An article I read recently made me think about the impact of art museums and how effectively art actually reaches audiences. The one standard location that has been integral to managing what kind of art is publicly displayed is almost too broad to define, but there was a conference this past summer to write a description that encompasses a sort of manifesto for museums. Naturally, there were a lot of comments from scholars in response.
The Icom (International Council of Museums) announced a new official definition of “museum” on Aug. 24: A museum is a not-for-profit, permanent institution in the service of society that researches, collects, conserves, interprets and exhibits tangible and intangible heritage. Open to the public, accessible and inclusive, museums foster diversity and sustainability. They operate and communicate ethically, professionally and with the participation of communities, offering varied experiences for education, enjoyment, reflection and knowledge sharing.
This definition includes a lot of action, describing what a museum does, from collecting to communicating, but leaves out what a museum is, besides an “institution in the service of society.” While the museum description includes room for innovation, it was not as progressive as some hoped, according to the Art Newspaper’s update on Icom’s museum definition, sourced from The Art Newspaper, “What is a museum? Icom finally decides on a new definition.” Critiques of the definition center around repatriation and restitution. Is the definition inclusive enough? Does it use the right words? These are questions that the leaders in curation and the arts have been asking more than ever in the last few years.
Also, working in a museum over the summer, I learned that topics of equality and accessibility are in fact circulating among curators and groups of visitors with the goal of making the resources in museums more accessible to more people. Small museums with local visitors have different perspectives and priorities related to what they can afford compared to larger institutions with preconceived standards and expectations.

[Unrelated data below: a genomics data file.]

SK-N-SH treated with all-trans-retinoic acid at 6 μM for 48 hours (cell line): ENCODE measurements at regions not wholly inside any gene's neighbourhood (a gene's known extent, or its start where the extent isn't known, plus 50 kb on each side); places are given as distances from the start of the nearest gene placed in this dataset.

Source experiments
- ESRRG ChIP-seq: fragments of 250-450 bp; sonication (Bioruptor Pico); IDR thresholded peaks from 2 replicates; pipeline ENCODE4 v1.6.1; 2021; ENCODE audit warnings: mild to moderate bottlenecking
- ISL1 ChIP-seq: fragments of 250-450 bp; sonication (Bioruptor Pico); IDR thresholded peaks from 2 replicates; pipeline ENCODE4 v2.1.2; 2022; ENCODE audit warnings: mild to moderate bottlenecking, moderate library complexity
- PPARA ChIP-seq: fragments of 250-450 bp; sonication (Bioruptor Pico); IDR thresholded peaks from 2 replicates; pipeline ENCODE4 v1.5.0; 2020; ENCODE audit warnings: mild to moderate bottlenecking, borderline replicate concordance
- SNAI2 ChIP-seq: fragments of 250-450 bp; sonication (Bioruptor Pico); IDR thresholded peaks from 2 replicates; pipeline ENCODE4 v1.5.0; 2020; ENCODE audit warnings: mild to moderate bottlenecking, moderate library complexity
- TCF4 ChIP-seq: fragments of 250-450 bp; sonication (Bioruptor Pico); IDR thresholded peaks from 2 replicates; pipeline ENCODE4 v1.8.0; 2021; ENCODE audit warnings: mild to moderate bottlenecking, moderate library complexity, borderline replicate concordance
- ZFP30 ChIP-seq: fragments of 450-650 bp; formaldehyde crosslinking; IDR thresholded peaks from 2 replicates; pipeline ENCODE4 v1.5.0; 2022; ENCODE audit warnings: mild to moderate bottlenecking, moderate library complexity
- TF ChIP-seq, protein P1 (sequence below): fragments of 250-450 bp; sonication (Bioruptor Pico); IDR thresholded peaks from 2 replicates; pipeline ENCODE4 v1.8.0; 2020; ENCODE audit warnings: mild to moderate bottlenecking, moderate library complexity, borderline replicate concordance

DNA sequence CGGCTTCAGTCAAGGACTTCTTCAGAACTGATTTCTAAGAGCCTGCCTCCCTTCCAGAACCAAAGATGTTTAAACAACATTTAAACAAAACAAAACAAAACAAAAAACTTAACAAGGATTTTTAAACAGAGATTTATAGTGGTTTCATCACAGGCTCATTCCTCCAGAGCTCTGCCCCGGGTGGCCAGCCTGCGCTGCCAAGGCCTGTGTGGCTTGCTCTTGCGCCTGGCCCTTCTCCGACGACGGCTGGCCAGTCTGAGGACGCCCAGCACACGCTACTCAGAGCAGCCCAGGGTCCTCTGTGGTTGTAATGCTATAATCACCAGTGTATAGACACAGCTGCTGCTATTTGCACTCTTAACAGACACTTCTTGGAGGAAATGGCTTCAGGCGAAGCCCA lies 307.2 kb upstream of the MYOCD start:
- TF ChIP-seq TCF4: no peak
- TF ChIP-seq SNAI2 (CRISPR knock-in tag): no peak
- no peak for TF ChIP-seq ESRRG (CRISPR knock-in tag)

After COVID-19 shut down museums for several months, hours and closed days have changed at many museums, and other changes are gradually evolving in the museum world, especially in campus museums. According to the students who work in the Colby Museum, the galleries offer a space of community.
Ainsley Bonang `25, works in the museum at the front desk. She said, “It’s my favorite place on campus. I love working with the people there because they’re so amazing. And I especially love working these days because the lobby is so joyful.”
This Sarah Cain installation is a vibrant welcome to the museum that not everyone enjoys equally. My parents are not so enthusiastic about the intensely colorful contemporary splashes of art in the lobby, but they do love the museum and walked through when they visited last weekend to learn something, chat about art, and see what’s on display in the galleries.
Some students also use the space to study, relax, and wander. Bonang shared, “I also think it’s an amazing space to learn and grow, and it’s really welcoming for everyone, as the side of the building says.”